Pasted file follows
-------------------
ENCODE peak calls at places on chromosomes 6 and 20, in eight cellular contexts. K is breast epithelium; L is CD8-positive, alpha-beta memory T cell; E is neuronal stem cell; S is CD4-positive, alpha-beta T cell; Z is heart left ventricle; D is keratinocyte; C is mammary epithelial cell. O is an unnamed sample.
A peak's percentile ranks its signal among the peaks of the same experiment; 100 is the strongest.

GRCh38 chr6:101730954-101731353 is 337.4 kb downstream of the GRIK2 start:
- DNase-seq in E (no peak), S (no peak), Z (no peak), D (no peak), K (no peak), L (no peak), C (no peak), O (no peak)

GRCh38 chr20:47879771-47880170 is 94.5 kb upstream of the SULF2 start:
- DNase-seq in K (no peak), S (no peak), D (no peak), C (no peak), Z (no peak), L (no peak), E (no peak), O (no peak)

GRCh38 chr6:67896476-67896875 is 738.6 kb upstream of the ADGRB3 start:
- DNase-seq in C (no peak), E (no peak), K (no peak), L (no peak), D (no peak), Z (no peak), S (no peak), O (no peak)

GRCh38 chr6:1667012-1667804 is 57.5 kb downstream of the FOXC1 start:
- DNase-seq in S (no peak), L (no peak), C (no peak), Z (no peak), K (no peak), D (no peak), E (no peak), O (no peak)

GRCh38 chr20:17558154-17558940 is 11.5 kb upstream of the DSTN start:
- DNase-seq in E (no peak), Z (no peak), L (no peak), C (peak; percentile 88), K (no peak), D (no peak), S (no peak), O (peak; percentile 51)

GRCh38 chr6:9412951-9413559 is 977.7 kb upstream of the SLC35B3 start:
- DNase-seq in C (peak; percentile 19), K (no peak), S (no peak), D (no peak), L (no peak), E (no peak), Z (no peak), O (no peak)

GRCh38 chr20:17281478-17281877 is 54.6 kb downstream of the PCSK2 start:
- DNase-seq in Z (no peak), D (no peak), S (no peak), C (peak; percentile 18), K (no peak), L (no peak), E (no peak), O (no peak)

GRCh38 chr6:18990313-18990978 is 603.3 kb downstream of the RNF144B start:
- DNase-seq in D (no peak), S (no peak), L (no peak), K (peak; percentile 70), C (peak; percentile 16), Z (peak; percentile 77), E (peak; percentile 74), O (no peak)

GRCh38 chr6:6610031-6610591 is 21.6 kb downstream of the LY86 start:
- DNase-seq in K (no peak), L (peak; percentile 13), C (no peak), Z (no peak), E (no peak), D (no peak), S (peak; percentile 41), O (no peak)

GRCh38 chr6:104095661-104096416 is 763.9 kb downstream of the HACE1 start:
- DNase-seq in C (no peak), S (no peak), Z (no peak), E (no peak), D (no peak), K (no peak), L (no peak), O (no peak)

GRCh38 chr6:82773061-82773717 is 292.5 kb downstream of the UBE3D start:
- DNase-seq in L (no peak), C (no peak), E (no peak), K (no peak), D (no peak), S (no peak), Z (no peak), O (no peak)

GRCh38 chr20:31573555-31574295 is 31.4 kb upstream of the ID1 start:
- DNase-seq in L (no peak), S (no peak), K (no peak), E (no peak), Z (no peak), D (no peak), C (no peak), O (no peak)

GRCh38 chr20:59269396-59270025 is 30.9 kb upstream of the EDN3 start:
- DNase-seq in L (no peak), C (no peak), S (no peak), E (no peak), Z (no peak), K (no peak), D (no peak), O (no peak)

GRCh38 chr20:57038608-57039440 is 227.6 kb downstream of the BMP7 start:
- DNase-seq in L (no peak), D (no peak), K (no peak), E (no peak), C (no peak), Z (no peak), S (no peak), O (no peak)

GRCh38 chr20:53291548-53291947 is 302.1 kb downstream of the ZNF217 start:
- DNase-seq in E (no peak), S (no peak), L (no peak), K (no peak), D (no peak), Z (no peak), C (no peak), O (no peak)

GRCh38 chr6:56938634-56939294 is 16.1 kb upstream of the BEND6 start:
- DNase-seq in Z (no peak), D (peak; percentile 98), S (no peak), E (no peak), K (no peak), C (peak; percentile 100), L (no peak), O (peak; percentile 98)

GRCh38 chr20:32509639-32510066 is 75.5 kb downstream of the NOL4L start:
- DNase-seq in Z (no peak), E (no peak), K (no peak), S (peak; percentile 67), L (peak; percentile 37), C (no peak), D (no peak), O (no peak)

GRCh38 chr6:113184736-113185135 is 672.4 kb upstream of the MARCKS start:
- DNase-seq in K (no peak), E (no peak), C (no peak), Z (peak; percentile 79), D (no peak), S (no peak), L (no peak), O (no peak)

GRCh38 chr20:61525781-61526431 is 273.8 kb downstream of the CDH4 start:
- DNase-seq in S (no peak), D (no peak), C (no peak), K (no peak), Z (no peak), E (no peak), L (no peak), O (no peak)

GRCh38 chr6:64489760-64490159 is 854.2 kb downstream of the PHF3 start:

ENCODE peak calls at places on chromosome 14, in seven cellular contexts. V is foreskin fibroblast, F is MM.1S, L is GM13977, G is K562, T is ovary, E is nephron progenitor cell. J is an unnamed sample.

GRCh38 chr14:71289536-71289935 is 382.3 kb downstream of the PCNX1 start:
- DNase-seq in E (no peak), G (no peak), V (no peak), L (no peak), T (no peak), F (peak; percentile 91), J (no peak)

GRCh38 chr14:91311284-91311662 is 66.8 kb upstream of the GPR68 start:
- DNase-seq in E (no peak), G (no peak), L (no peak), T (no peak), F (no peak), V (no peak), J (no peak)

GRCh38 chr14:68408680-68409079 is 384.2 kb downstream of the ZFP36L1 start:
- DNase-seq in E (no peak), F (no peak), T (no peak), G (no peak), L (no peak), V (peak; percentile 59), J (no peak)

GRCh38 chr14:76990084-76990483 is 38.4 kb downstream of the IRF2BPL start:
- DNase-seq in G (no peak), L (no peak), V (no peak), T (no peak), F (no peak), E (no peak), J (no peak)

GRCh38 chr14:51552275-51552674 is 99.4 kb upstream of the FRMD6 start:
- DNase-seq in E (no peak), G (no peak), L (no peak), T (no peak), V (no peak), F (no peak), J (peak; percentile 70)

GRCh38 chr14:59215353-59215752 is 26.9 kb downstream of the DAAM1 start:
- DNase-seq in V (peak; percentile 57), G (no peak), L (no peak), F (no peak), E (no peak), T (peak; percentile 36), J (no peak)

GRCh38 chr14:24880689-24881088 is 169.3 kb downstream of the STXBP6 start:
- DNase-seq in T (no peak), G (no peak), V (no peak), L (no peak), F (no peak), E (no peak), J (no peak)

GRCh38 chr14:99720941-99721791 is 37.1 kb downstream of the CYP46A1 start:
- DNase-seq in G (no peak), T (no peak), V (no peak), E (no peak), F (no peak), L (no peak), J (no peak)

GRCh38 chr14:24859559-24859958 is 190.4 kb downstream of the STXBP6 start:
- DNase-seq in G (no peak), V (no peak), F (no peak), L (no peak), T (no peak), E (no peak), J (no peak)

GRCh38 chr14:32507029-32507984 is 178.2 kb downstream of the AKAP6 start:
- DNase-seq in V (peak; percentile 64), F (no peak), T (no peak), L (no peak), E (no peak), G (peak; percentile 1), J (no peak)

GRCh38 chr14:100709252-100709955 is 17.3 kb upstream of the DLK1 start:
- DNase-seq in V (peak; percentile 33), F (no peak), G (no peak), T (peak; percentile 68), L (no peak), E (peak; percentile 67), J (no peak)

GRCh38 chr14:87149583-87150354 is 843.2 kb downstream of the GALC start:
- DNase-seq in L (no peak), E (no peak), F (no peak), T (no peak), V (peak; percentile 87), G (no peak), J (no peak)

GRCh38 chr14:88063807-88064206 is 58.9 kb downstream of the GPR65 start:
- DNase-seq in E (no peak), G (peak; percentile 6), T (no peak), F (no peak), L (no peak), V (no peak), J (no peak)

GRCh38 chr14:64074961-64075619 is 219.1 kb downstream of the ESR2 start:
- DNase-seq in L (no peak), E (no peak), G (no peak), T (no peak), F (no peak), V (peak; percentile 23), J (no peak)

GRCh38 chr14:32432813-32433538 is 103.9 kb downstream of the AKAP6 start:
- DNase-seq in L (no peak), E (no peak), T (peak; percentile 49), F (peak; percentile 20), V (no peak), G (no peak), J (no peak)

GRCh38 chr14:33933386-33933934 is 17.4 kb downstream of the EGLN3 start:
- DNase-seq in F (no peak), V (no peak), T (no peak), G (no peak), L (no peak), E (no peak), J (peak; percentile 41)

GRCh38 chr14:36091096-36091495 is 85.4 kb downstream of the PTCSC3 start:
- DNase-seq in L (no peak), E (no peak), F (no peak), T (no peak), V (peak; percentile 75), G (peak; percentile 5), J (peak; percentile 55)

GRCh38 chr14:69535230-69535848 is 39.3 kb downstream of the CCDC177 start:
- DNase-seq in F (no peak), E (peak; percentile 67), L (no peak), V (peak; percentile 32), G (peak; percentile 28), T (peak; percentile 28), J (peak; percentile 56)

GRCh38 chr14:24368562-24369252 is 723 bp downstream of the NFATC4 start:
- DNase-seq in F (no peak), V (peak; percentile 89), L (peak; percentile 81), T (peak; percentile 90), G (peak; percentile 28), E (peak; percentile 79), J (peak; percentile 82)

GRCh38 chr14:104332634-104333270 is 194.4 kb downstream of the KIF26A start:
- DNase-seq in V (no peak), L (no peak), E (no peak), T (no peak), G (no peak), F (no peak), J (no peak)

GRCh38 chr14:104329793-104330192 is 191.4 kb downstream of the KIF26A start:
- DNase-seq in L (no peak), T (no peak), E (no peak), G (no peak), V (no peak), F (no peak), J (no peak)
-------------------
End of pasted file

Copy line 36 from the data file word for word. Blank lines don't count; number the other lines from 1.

- DNase-seq in Z (no peak), E (no peak), K (no peak), S (peak; percentile 67), L (peak; percentile 37), C (no peak), D (no peak), O (no peak)